Kulongoski seeks waiver from feds to import Rx drugs from Canada

SALEM — Oregon Governor Ted Kulongoski has sent a letter to the U.S. Department of Health and Human Services requesting a federal waiver to allow Oregon to import prescription drugs from Canada.

In events in Medford and Portland, the governor also unveiled his “Pioneer Prescription Drug Project,” the structure for Oregon’s reimportation effort.

Since May, Kulongoski has been working with the Board of Pharmacy to develop a plan for reimportation that would contain safeguards to protect consumers and ensure affordability. In his request for a waiver, Kulongoski asked Health and Human Services Secretary Tommy Thompson for a response within 30 days. He sent the letter Aug. 19.

“Paying for prescription drugs is a daily struggle for many of our most vulnerable citizens, and we must act now — every day that passes is another day that Oregonians are trapped by the skyrocketing price of prescription drugs with no relief,” said Kulongoski, a first-term Democrat.

The waiver request is the last step that has to be completed for the state to begin importing prescription drugs.

Kulongoski was joined at both press conferences by representatives of the AFL-CIO’s Alliance for Retired Americans Oregon Chapter, and AARP; both organizations announced their support for the governor’s plan.

Under the Pioneer Prescription Drug Project, Oregonians will have access through their local pharmacies to safe, affordable medicines imported from Canada.

“Consumers will be able to take advantage of lower prescription prices while continuing to use their trusted, licensed Oregon pharmacists,” Kulongoski said.

Oregon’s Board of Pharmacy (OBOP) will serve as the regulatory authority to ensure the safety and authenticity of the drug supply in several ways:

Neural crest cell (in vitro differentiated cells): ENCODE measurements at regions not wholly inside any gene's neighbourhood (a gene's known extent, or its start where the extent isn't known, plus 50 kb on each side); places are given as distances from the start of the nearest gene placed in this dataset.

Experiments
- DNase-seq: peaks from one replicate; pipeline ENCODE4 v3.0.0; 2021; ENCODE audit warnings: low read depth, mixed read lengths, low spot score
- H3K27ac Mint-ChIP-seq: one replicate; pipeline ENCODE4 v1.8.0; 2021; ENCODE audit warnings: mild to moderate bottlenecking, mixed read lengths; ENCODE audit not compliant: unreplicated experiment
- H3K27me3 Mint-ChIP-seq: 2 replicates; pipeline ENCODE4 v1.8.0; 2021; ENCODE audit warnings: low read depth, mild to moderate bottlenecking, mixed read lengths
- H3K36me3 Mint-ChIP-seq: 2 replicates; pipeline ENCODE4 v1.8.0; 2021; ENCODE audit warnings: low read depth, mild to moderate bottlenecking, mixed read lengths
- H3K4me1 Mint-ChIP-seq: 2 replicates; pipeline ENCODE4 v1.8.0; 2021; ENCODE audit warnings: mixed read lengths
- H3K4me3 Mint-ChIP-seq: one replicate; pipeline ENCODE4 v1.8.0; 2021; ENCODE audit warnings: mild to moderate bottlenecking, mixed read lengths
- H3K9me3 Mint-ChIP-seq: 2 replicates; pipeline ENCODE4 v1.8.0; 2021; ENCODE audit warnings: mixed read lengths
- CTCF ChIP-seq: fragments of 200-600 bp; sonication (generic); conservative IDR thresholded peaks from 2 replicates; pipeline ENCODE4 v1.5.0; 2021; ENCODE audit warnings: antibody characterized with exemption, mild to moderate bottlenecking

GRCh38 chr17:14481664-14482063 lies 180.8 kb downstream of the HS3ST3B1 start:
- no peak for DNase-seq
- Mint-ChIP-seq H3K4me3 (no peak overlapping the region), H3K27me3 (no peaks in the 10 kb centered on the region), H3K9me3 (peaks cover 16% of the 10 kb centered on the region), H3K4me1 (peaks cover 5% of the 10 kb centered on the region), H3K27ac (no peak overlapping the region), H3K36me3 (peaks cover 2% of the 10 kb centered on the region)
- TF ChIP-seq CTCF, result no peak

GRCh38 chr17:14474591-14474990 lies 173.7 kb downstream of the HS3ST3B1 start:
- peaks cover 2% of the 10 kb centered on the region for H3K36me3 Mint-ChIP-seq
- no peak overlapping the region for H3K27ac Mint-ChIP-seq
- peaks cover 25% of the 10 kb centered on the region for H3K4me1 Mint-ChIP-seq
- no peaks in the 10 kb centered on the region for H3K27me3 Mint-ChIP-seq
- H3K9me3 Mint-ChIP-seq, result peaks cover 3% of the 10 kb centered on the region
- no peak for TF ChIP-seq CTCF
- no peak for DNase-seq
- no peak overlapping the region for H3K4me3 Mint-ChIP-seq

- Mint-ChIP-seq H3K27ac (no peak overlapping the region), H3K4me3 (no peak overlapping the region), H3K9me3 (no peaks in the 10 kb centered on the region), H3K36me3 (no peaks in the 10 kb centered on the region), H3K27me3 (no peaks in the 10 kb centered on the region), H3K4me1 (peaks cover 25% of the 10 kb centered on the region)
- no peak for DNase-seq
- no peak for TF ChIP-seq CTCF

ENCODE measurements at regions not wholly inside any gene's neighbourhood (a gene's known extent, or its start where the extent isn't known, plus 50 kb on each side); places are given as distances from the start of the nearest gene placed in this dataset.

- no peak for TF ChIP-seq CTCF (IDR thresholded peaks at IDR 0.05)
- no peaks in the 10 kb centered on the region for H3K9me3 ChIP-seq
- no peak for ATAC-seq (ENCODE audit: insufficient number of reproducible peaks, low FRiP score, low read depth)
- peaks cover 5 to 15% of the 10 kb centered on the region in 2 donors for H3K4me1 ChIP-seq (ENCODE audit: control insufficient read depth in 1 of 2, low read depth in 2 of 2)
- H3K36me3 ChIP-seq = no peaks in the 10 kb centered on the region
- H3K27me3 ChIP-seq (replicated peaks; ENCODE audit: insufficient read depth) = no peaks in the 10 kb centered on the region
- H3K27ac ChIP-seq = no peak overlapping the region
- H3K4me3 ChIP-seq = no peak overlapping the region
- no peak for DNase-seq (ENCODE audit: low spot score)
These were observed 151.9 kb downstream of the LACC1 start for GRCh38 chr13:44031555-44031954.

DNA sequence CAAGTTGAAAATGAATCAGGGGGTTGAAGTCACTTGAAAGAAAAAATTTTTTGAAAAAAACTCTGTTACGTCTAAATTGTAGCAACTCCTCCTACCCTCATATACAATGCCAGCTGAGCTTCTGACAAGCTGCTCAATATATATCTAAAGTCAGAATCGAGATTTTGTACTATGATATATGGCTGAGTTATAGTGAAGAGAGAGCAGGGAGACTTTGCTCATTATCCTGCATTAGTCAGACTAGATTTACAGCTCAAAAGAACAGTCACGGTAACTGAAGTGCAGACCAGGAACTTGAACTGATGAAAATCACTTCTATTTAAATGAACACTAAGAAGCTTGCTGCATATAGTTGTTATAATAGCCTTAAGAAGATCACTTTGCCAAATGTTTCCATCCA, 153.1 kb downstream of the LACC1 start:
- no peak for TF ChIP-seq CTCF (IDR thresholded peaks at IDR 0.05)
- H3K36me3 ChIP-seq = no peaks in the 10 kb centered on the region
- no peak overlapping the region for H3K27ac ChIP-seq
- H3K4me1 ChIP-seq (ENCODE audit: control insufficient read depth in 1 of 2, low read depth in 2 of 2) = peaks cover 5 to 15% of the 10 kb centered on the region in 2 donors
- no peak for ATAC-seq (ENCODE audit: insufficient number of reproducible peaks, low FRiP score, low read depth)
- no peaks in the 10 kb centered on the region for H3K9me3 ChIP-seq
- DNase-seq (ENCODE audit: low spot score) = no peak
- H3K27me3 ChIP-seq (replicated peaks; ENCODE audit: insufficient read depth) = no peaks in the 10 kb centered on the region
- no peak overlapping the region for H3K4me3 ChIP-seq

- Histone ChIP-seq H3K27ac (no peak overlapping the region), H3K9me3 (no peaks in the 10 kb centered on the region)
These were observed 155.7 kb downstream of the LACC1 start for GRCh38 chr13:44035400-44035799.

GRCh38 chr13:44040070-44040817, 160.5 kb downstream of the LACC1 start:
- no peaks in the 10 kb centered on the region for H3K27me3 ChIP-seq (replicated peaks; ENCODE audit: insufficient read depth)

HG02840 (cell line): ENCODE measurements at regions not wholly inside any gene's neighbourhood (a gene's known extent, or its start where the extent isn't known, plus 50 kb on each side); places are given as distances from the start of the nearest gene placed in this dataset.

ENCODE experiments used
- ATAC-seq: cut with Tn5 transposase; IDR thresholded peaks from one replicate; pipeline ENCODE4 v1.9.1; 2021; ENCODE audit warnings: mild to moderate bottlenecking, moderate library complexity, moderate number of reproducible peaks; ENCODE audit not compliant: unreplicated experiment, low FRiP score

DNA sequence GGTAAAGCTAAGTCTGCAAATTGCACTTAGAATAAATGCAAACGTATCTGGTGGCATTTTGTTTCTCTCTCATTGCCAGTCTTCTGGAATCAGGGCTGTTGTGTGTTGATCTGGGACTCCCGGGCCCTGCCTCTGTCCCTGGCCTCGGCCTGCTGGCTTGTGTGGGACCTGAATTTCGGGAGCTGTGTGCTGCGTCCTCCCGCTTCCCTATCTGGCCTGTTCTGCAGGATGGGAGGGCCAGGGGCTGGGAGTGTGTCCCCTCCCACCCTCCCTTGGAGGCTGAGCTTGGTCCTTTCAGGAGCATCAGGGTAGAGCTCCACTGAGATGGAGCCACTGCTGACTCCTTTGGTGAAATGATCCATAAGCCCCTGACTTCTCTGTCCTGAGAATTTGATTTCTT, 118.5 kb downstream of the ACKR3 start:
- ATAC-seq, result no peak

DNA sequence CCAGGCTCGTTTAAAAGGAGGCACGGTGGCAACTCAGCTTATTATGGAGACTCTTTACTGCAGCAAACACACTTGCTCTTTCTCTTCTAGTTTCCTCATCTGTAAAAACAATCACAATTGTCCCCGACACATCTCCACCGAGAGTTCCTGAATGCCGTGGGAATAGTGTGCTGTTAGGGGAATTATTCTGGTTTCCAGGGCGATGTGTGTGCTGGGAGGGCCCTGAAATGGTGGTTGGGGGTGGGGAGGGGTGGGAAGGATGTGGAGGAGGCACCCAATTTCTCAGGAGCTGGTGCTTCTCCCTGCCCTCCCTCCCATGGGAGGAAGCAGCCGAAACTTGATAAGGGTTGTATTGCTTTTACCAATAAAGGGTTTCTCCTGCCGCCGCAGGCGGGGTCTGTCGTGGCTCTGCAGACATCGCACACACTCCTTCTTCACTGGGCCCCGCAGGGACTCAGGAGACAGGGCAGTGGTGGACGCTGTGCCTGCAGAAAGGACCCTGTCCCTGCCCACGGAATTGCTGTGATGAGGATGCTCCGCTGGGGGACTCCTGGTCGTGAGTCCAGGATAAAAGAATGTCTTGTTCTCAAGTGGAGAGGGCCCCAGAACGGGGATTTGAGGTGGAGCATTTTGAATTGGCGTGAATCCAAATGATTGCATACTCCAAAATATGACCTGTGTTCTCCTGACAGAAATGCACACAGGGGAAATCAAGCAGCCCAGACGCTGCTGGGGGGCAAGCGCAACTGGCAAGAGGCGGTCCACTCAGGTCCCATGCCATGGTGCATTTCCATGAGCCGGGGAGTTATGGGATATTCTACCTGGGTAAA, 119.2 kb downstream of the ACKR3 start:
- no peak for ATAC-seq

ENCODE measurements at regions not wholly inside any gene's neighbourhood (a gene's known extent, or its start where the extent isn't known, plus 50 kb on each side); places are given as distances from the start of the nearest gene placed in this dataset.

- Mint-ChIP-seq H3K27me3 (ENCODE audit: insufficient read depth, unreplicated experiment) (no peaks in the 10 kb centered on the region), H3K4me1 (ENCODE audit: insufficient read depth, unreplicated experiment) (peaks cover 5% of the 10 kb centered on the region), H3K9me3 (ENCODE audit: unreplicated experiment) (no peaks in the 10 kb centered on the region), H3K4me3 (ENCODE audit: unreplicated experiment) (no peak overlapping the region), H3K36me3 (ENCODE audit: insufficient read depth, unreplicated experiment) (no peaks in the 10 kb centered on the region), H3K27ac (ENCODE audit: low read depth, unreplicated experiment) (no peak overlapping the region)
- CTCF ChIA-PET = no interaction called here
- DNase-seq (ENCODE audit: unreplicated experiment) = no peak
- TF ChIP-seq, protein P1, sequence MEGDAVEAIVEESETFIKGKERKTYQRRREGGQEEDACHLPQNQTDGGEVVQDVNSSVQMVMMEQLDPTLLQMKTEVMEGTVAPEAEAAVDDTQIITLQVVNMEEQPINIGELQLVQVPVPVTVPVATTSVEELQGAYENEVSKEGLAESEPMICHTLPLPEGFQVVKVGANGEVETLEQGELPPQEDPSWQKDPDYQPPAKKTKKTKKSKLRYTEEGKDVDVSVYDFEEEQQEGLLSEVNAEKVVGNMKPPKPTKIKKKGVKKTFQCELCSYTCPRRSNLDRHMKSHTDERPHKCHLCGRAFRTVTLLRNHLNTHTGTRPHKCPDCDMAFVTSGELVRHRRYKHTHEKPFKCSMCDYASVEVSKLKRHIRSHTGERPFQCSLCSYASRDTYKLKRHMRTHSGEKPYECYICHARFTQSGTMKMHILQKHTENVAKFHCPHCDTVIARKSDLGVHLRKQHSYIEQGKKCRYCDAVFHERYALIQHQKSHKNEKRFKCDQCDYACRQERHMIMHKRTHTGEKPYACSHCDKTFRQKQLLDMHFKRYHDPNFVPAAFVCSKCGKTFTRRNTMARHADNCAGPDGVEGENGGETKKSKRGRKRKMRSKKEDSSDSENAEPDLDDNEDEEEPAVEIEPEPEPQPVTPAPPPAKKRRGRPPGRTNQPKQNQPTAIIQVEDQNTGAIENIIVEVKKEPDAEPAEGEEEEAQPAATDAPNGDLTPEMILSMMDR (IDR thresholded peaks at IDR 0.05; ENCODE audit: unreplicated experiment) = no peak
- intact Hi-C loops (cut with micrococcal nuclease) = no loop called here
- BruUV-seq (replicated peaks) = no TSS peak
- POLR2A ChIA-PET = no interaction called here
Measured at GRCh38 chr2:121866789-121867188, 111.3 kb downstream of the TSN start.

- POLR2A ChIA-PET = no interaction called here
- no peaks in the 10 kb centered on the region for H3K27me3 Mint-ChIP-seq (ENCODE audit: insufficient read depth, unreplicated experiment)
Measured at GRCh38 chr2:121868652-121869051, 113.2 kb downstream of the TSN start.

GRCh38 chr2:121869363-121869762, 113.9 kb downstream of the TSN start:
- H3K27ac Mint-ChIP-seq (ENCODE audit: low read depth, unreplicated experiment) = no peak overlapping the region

• OBOP will implement stringent licensing requirements for Canadian pharmaceutical wholesalers. In order to participate in the Pioneer Project, Canadian companies will be required to meet the same safety standards OBOP requires of U.S. wholesale drug outlets.

• OBOP will require that medicines originate only from approved manufacturing locations in Canada. They will routinely test medicines for safety; establish safe labeling, tracking and shipping procedures; and closely monitor compliance with established procedures.

• Oregon pharmacists will be able to choose whether or not to participate in the Pioneer Project and only licensed Oregon pharmacists will be eligible. The Oregon pharmacists who elect to participate will have to register with OBOP and will only be allowed to import pharmaceutical products approved by the board and supplied by approved Canadian wholesalers.

• OBOP will require pharmacists to store inventories of imported medicines separately from the rest of their inventory and track them appropriately. Working with participating wholesalers and pharmacies, OBOP will also establish protocols for a cross-border recall process.

The Pioneer Project will also help ensure affordability by including only those prescription drugs for which potential savings can be demonstrated. A fixed dispensing rate will be established that will be regulated by the Oregon Board of Pharmacy to assure that Canadian price savings are passed along to Oregon consumers.

In order to provide the maximum benefit to consumers who need price relief most — and to streamline administration of the plan for Oregon pharmacists — pharmaceuticals available through the Oregon Project will not be eligible for reimbursement by insurance.   

Fourth District Congressman Peter DeFazio lauded the plan.

“I am pleased the governor is taking action,” said DeFazio. “While reimportation is not a panacea, it will help ease the stress on seniors and others who can’t afford to fill their prescriptions and pay their bills every month. While the Bush Administration, in concert with well-connected drug companies has resorted to scare tactics, claiming reimported drugs from Canada were unsafe, the truth is that the drug supply chain in Canada is safer and more closely regulated than the drug supply chain in the U.S.”

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